The analyst’s prediction for “50 to 100 sizable defaults” of U.S. municipal bonds totaling “hundreds of billions of dollars” could become her Big Wrong Call. If so, it will knock Whitney from a pedestal, to the satisfaction of her many critics.

She has staked her credibility on this forecast, broadcast Dec. 20 in an interview on CBS’s “60 Minutes.” Her summary of a 600-page report to clients prompted a National League of Cities analyst to say she possessed a “stunning lack of understanding.” Other critics called her prediction “ludicrous,” “irresponsible,” “damaging,” and “overreaching.”

There’s a huge gap between these descriptions and Whitney’s track record as an analyst. The chasm is so big that it is worth exploring. Something interesting is going unexamined or unexplained.

Continue here: Whitney Whips Up Wall Street as Bear in Heels: Alice Schroeder – Bloomberg.

Picture credit by Markusram at Flickr


Tags: , ,




“If These Allegations Are Correct, It Appears To Have Been A Direct Transfer Of Wealth From The United States Treasury To Goldman Sachs Shareholders”: Josh Rosner

Courtesy of The Daily Bail 

"If These Allegations Are Correct, It Appears To Have Been A Direct Transfer Of Wealth From The United States Treasury To Goldman Sachs Shareholders": Josh Rosner

 

 

 

Our favorite quotes so far from today’s FCIC report and reaction from analysts…

  • "Less than a 3 percent drop in asset values could wipe out a firm." – FCIC Report
  • "The AIG counterparty bailout, which was spun as necessary to protect the public, seems to have protected the institution at the expense of the public." – Josh Rosner
  • "The total was for proprietary trades," the report asserts. "Unlike the $14 billion received from AIG on trades in which Goldman owed the money to its own counterparties, this $2.9 billion was retained by Goldman."
  • "At the time, the idea was the sucker could go down because there wasn’t enough liquidity in the system, money wasn’t moving, and you could see a domino effect," said Ann Rutledge, a principal at R&R Consulting in New York, which specializes in structured finance.  In reality, she contends, those fears were overblown: There was ample money in the financial system.  Rather, individual institutions did not have enough cash on hand to survive their losses, she asserts. But the fear of a broader liquidity crisis was used as justification for what now appears to have been a backdoor means of bailing out Goldman, said Rutledge.
  • The details in the commission’s report leave Goldman "naked," she added. "It doesn’t have the fig leaf of a systemic risk argument. Normally what happens when you have a sophisticated institution that’s doing stupid credit stuff is you let them eat it, but that didn’t happen in the bailout."
  • "If these allegations are correct, it appears to have been a direct transfer of wealth from the Treasury to Goldman’s shareholders." – Josh Rosner

Tags: , , , , , , , , , , ,




Surprise, It Was Greenspan and Bernanke’s Fault

Courtesy of Jr. Deputy Accountant 

 

 What, Bernanke worry?

The Financial Crisis Inquiry Commission is about to tell us, in 576 pages, what many of us already know:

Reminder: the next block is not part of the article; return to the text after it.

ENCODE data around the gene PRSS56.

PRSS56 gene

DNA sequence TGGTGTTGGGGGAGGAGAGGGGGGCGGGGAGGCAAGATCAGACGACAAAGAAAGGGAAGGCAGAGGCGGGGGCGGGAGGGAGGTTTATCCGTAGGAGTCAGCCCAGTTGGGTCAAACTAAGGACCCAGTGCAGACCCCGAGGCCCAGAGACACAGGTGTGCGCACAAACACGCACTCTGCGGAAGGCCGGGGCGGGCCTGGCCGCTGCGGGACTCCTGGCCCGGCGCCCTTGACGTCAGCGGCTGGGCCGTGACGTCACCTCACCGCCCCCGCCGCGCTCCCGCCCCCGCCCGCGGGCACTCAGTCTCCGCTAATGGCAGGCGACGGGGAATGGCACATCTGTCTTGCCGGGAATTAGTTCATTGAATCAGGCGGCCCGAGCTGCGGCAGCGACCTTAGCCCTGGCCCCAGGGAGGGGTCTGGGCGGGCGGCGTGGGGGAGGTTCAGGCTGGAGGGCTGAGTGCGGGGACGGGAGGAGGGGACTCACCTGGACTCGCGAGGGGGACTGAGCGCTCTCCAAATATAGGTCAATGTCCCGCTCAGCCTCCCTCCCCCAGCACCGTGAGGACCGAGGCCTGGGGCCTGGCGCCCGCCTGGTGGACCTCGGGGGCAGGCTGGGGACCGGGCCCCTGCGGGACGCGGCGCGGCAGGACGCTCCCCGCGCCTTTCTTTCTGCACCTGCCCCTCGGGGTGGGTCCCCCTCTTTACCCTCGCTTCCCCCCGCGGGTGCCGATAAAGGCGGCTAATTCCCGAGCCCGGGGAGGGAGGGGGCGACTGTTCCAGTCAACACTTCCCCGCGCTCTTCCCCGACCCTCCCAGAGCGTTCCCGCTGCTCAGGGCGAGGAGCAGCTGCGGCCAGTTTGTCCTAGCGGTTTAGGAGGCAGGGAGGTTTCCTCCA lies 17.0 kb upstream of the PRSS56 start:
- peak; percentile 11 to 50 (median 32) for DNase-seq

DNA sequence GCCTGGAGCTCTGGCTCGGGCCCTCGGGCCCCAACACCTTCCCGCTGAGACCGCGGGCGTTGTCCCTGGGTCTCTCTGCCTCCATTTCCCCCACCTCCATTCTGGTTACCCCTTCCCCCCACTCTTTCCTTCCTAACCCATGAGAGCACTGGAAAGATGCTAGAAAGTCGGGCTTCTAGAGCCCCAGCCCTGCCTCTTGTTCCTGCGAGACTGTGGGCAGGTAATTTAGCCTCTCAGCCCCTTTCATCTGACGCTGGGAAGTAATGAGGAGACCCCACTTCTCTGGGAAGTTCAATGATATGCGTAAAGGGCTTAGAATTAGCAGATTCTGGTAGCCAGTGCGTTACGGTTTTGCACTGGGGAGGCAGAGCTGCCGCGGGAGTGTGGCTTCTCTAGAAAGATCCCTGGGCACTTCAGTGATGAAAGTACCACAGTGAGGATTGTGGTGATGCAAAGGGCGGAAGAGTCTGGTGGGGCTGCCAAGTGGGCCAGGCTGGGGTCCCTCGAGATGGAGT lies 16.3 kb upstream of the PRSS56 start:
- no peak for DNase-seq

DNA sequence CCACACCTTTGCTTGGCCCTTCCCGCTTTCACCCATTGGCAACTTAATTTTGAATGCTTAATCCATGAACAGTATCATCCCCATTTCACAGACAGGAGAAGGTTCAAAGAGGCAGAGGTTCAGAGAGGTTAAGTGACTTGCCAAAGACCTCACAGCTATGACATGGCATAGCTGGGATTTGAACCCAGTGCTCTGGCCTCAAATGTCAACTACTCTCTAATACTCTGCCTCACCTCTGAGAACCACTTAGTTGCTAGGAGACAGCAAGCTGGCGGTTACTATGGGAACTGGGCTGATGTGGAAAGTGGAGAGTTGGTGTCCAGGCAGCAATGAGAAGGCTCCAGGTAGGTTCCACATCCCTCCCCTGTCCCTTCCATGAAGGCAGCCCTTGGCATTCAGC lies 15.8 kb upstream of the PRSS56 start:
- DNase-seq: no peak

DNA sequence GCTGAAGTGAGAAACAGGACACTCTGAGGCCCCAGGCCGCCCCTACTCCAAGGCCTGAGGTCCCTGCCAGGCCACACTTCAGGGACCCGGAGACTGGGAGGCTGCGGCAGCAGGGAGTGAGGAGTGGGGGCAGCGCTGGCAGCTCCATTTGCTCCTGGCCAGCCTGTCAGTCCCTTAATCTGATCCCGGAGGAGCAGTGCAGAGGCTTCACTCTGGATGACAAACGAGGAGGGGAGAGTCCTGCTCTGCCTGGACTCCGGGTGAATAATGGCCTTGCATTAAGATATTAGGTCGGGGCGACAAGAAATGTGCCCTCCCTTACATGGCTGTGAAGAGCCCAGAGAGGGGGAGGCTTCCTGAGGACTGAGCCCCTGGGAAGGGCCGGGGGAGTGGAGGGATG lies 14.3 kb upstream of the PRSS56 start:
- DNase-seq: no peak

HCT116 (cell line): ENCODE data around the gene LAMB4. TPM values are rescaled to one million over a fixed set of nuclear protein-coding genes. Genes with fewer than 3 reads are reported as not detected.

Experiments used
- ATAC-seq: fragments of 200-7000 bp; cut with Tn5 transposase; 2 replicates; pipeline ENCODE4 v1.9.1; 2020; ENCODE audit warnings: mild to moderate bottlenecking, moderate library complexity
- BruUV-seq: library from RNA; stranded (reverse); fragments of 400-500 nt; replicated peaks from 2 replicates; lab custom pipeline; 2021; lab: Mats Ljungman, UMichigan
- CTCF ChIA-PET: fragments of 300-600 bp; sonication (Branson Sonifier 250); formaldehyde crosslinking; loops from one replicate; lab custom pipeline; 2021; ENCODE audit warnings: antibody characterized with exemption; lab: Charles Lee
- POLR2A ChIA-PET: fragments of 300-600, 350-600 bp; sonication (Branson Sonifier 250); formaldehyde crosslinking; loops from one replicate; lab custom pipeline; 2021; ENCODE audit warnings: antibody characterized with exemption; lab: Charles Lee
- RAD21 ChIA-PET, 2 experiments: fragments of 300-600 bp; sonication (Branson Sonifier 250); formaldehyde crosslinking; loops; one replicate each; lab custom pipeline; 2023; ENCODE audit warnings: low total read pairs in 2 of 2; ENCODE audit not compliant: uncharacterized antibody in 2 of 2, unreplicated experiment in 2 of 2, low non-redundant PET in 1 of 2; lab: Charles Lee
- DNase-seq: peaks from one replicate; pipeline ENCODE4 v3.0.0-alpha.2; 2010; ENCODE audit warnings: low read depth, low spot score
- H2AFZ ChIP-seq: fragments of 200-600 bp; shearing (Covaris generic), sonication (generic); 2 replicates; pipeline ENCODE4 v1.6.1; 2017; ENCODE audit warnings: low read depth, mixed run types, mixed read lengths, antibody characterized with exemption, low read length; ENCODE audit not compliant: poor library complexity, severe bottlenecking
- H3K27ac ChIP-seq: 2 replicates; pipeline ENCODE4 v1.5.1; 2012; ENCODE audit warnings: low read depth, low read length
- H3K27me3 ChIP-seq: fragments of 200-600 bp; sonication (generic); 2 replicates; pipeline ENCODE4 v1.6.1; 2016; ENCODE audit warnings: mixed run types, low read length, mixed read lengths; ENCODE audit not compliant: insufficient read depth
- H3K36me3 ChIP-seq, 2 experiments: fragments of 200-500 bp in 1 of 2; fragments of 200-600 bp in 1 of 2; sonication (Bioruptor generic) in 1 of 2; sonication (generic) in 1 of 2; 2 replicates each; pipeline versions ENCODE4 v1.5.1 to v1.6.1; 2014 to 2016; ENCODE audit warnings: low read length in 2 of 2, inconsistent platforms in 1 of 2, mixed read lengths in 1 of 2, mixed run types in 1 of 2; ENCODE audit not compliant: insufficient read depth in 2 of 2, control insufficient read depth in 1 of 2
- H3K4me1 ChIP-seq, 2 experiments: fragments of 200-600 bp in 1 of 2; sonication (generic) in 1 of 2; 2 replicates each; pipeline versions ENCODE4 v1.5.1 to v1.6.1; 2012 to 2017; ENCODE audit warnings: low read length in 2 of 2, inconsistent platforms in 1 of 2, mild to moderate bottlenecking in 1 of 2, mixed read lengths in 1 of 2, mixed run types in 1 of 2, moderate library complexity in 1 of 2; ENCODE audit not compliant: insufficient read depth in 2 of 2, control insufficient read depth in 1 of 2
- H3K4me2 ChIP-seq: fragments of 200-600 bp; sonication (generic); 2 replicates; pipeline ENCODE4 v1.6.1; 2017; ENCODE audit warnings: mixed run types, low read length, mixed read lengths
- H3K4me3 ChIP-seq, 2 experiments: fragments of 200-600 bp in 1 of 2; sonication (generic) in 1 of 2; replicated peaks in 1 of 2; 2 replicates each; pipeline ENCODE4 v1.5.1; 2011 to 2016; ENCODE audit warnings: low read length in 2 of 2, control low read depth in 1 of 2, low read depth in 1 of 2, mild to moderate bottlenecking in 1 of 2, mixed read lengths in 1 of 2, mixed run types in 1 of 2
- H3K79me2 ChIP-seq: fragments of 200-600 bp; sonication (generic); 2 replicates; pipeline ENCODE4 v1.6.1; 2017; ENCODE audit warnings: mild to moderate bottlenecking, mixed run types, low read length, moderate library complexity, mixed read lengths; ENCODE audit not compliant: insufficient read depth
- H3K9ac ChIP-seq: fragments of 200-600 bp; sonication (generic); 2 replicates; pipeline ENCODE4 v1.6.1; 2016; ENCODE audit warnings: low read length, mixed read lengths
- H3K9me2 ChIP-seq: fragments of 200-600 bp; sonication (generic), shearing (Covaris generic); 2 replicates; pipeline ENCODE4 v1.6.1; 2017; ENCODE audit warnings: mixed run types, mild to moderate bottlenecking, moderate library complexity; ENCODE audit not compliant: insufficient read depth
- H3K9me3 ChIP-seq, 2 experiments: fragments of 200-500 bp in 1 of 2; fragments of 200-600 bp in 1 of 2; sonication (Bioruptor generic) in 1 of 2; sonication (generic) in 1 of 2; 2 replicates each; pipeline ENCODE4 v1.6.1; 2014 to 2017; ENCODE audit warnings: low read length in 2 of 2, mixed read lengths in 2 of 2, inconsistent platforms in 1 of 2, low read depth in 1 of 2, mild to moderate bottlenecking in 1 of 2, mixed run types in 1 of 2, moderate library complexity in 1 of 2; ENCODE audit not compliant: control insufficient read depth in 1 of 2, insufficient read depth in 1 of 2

The majority report finds fault with two Fed chairmen: Alan Greenspan, who led the central bank as the housing bubble expanded, and his successor, Ben S. Bernanke, who did not foresee the crisis but played a crucial role in the response. It criticizes Mr. Greenspan for advocating deregulation and cites a “pivotal failure to stem the flow of toxic mortgages” under his leadership as a “prime example” of negligence.

Anyone else running out tomorrow to get a copy?

Like the 9/11 Commission, we could have saved a whole lot of money and time by simply verifying alternative media claims instead of starting from scratch as if no one knew anything all along.

Oh well. 


Tags: , , , , , ,




What Most People Don’t Realize About The Fed’s Superpowers

Bob Prechter’s Conquer The Crash reveals whether the Fed really can rescue the US economy 

By Elliott Wave International

Since its creation in 1913, the primary intended role of the U.S. Federal Reserve Bank has been that of protector. In theory, the central bank was bestowed with the power to shape monetary policy in a way that would keep both booms and busts in check. The two main tools at its disposal — interest rates and money creation — would provide a "ceiling of normalcy" above expansions AND a "net of safety" below contractions.

To this day, the financial mainstream holds great faith in the Fed’s ability to fulfill its save-the-day duties — as these recent news items make plain:

  • "Why Raising Fed Funds Rate Is Positive For Equities." (Seeking Alpha)
  • "Fed’s Moves Lift All Asset Classes." (Associated Press)
  • "US Stocks Erasing Losses: The aggressive moves of the Fed have been an important driver for the stabilization of stock prices." (Bloomberg)

But of all the variables the Fed creators took into account, there’s one glaring factor they neglected to consider: Namely, it cannot force consumers to spend, creditors to lend, or businesses to borrow. The events of 2007-2009 "credit crunch" and the subsequent "Great Recession" made that obvious. Remember how the government was upset at banks for sitting on the bailout funds instead of lending them out to consumers? And consumers weren’t exactly lining up on the street to get a loan, either.

The Fed’s inability to change social mood is the central theme in Chapter 13 of EWI President Bob Prechter’s NY Times business bestseller book Conquer the Crash. There, Bob describes the Fed’s strategy of lowering the federal funds rate to stimulate spending to be as effective as "pushing on a string." Writes Bob:

"The primary basis for today’s belief in perpetual prosperity and inflation with an occasional recession is what I call the ‘Potent Directors Fallacy.’ It is nearly impossible to find a treatise on macroeconomics today that does not assert or assume that the Federal Reserve Board has learned to control both our money and our economy. Many believe that it also possesses the immense power to manipulate the stock market. The very idea that it can do these things is false."